Many people test "normal" on blood cortisol yet very low on saliva.
Of course if you live in the UK, the chances of receiving a saliva test via the NHS are slim. VERY slim! Unfortunately, if we want an accurate account of what is going on we will have to pay a private doctor or lab to test us!
I recently discovered (after HOURS) of brainstorming and speaking to others, that when there isn't enough cortisol in a person's system, vasodilation (opening of the arteries) occurs.
This is also what happens when a person gets a Migraine. So, all of those that have been diagnosed with "MAV" or "MdDS" - that makes complete sense to me.
Low cortisol > vasodilation > migraine > inflammation >DIZZINESS/VERTIGO.
Instead of calling it what it is....low cortisol, they "skip" that step and call it MAV or MdDS.
I have always questioned what caused the migraine in the first place, considering that I have no family history of migraine!
One of the questions that I have been asked is: "If this is true, then why do I feel better with the MAV diet?"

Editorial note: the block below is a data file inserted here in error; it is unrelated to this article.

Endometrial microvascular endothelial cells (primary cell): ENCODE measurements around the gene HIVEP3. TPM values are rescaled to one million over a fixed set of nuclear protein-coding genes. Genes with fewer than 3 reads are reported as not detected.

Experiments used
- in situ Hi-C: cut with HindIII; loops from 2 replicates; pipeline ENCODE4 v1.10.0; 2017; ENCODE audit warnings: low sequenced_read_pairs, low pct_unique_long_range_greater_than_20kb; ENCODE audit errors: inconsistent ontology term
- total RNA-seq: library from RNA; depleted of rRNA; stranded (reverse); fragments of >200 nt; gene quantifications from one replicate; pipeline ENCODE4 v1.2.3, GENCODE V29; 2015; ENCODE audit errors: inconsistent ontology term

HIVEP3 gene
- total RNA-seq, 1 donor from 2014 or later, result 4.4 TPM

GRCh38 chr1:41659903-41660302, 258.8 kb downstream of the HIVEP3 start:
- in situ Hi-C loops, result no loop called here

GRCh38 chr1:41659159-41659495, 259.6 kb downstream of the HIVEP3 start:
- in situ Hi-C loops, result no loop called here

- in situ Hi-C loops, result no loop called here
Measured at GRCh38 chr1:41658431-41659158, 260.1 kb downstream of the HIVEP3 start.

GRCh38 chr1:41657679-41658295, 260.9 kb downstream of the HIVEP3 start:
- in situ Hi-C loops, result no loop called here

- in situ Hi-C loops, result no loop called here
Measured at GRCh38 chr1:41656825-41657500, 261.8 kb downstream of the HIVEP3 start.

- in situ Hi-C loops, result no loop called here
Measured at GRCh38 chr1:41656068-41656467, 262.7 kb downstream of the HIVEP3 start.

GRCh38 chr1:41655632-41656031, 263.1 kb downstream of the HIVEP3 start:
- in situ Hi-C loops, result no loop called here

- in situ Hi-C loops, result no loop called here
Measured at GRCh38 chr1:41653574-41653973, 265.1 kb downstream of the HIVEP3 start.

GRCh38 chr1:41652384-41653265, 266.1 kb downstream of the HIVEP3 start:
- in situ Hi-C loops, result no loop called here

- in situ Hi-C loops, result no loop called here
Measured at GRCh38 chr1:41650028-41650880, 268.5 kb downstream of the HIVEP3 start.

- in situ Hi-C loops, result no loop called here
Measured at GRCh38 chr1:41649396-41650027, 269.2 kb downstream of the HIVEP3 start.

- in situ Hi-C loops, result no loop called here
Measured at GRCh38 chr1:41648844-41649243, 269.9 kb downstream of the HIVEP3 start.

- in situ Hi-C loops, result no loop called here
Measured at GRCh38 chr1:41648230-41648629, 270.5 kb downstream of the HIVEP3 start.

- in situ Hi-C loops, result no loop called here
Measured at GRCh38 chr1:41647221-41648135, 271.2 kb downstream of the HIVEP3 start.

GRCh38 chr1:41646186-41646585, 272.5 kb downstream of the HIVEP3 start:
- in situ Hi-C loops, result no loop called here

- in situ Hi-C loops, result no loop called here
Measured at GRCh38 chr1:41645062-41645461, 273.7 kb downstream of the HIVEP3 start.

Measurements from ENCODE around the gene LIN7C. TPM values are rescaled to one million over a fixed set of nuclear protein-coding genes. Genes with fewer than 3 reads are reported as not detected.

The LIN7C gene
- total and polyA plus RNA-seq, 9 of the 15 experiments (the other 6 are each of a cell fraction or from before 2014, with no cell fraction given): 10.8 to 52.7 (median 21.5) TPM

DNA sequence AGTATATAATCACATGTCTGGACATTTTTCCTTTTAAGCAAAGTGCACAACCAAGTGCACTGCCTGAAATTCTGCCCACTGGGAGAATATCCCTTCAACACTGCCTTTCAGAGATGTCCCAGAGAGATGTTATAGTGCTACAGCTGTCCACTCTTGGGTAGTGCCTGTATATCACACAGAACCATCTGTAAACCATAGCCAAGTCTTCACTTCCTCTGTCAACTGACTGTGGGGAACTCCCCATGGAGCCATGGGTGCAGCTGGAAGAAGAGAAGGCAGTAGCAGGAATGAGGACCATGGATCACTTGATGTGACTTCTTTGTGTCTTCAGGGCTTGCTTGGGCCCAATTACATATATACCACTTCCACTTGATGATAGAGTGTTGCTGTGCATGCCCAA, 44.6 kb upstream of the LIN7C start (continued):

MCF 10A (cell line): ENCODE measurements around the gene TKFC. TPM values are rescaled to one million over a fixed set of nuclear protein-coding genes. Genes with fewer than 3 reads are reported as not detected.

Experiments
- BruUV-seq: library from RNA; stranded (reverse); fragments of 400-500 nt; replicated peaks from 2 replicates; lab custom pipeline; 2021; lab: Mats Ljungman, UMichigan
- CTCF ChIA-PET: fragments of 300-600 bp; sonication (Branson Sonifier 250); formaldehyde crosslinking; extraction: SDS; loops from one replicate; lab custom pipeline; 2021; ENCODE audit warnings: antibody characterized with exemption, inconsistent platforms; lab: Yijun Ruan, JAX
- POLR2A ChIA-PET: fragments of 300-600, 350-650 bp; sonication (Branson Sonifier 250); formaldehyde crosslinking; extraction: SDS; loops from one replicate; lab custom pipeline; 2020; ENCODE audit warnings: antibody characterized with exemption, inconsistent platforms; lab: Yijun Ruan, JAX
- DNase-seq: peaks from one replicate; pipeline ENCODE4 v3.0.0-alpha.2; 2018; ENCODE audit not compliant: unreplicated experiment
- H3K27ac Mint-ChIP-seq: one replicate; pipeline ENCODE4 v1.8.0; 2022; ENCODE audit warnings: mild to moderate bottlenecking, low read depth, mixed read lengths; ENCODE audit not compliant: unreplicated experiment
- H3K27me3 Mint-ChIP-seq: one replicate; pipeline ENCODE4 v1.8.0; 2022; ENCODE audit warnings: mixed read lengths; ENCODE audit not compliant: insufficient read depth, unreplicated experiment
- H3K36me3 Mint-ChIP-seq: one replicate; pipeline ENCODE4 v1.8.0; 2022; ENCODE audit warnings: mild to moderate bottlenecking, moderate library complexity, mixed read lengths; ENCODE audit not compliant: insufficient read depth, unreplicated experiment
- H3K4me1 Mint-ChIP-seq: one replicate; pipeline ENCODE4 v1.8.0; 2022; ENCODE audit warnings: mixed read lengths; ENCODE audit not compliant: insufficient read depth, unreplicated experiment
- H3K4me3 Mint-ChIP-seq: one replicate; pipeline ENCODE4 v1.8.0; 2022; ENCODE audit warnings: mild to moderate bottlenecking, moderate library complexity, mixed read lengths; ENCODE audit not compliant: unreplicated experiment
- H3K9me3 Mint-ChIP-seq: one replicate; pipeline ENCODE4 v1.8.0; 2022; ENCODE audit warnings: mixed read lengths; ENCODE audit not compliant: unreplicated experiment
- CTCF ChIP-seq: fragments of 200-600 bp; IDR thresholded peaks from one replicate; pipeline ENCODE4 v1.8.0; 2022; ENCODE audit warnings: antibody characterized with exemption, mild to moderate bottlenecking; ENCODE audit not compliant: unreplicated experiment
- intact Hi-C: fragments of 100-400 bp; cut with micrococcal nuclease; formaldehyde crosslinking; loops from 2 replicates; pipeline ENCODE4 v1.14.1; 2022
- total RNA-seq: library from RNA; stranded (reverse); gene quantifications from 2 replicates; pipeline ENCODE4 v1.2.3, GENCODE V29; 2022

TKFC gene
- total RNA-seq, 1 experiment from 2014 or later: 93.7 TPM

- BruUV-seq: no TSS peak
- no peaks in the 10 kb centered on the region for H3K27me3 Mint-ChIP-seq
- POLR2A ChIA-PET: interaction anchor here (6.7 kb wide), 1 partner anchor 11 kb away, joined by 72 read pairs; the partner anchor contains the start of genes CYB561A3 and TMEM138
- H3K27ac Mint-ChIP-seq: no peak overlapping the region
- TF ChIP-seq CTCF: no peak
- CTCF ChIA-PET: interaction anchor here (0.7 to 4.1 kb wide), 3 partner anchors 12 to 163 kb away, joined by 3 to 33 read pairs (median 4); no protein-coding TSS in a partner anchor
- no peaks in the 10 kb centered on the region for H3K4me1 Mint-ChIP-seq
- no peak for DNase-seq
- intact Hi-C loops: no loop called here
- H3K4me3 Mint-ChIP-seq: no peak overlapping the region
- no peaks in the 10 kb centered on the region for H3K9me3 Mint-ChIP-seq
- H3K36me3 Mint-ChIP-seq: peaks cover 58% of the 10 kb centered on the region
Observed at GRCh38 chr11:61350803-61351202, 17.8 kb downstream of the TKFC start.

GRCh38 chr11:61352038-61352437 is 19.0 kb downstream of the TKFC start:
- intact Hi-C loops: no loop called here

My response: The adrenal hormone cortisol plays a role in responding to allergens, so when you are constantly exposing yourself to foods you are allergic to, your adrenal glands are constantly working to respond. When the offending allergen is something as common as wheat, your adrenals are always on some level of "alert",
and you may not even realize that a food allergy is the source of this stress.
Another question: "Why do I feel worse during certain types of weather?"
My response: Cortisol levels are lower at high barometric pressures! FACT!
And another question: "If I have adrenal fatigue, why do I have photophobia?"